Path-finder for women in our sport: sad news as Leslie Watson passes away

Wednesday 3rd January 2024

Photo by Mark Shearman

Tribute from Athletics Weekly

It’s always sad to report on the loss of a well-known name in the athletics community in Scotland.

And our thoughts and sympathies at the moment are with the family and friends of Leslie Watson.

Leslie, who has passed away at the age of 78, is one of our greatest female distance runners and, in many ways, a path-finder for female running in Scotland.

A Scottish mile champion in 1966, she went on to become the most prolific of marathon runners, with over 100 marathons and a best of 2:44:18 in 1982.

She was WAAA Marathon Champion in 1981, also winning the London to Brighton Road Race in 1979 and 1980.

Read more about Leslie’s career

Leslie running the London to Brighton race in 1979 (photo by Mark Shearman)

Born as Leslie Mary Watson in Glasgow on February 4 in 1945, her father was a doctor and her mother a dancer who specialised in Russian Cossack dancing.

Despite having modest ability as a runner, she was attracted to athletics and joined Maryhill Harriers, where she came into contact with a PE teacher called John Anderson.

Under Anderson’s coaching she won the Scottish Schools 880 yards title followed by the Scottish one mile crown, plus Scottish cross-country national titles in the late 1960s. Later, she put much of her success down to Anderson’s guidance.

She qualified as a physiotherapist, moved to London and began to be drawn to the marathon, although this wasn’t a straightforward option for a female runner in the 1970s due to rules that forbade women from racing against men.

‘I’d much rather be a sprinter,’ she later told Athletics Weekly. ‘But as I have no natural talent the marathon is my next favourite event.’

In 1975 she made her debut at 26.2 miles in the Masters and Maidens Marathon in Guildford.

The race didn’t go well, though, as she clocked 3hr 31min.

Leslie soon found her stride in the marathon, though. Whereas her absolute best remained a relatively modest 2:44:18 from the New York Marathon in 1982, she became a prolific racer at the distance, notching up an estimated 60-plus victories.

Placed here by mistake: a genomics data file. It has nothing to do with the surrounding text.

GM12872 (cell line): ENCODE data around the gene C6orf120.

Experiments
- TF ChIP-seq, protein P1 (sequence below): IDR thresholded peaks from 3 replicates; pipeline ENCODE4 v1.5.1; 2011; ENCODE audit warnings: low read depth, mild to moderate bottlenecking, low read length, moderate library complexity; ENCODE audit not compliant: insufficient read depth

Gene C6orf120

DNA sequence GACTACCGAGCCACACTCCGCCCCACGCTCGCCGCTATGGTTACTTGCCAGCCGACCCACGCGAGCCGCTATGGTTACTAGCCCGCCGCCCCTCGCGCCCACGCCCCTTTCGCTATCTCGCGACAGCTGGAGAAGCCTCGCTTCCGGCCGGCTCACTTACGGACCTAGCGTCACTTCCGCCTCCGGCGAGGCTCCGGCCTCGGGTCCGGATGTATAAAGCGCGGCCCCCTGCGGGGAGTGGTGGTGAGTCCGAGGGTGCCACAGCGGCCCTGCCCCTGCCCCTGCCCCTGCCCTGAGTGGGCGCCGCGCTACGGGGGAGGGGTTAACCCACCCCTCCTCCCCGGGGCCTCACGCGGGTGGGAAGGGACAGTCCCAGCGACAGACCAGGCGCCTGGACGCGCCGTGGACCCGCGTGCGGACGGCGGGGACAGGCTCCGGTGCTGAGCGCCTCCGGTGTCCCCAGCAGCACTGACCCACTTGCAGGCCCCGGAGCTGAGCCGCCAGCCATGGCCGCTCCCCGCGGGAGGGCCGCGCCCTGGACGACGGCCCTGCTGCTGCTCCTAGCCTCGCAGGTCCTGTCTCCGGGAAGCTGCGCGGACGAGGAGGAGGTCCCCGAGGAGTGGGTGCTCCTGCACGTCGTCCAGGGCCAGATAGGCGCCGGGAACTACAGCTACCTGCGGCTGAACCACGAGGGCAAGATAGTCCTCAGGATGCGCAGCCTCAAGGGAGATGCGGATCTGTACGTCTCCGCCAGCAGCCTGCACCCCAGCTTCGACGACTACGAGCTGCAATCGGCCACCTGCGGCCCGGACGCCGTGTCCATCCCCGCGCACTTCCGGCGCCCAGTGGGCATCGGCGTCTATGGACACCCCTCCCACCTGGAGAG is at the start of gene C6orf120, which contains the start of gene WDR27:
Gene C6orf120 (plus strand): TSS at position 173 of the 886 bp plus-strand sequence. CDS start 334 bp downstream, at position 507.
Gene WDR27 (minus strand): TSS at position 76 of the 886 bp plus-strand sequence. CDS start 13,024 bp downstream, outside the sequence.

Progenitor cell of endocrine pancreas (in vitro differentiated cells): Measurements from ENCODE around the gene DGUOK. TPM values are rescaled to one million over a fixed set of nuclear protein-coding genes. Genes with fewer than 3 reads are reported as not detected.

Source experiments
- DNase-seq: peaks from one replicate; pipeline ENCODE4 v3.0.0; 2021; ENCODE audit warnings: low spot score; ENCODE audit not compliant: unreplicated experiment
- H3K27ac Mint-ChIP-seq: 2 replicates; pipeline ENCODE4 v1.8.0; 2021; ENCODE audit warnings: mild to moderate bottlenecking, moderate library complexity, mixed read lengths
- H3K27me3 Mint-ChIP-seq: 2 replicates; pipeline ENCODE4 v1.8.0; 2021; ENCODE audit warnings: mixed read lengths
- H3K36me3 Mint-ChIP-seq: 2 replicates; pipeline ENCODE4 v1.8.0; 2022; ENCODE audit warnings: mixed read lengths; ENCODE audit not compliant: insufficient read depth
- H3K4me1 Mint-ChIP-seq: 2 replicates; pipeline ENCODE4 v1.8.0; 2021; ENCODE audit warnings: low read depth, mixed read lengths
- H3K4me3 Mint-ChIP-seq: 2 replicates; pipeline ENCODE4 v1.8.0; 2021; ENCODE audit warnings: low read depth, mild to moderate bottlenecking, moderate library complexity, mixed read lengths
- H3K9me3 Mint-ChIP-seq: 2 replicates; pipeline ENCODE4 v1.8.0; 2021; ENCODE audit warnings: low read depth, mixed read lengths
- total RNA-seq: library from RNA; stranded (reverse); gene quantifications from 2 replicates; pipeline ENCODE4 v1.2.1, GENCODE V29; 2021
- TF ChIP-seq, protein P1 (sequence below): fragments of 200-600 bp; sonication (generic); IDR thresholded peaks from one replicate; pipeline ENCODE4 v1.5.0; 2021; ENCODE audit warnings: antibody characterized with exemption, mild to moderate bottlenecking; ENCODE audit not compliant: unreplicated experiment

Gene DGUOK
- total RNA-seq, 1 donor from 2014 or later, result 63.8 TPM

Photo by Mark Shearman

Racing for London Olympiades, Watson proved a pioneering runner in not only the marathon but ultra-distance events. In 1979 she finished the first female in the London to Brighton race over 54 miles despite being an unofficial entrant due to women not being permitted.

The organisers soon changed their rules to allow women to compete, though, with Watson turning up in 1980 to successfully defend her title, this time receiving a trophy and proper recognition for the victory.

At the peak of her career she ran a 50 miles world best of 6:02:37 in Connecticut, United States – breaking the old mark by two minutes – before returning to the UK to race 3000m on the track the following Saturday and the Women’s AAA Marathon in Rugby on Sunday, which she won in 2:49:08.

For good measure, Leslie then won the Isle of Wight Marathon the next weekend in a 2:52:56 course record!

Women’s running writer Katie Holmes said this week: ‘Leslie did so much to popularise road running and opened up opportunities for women.’

With thanks to Arnold Black and Athletics Weekly


Tags: Leslie Watson

Expand Social Feeds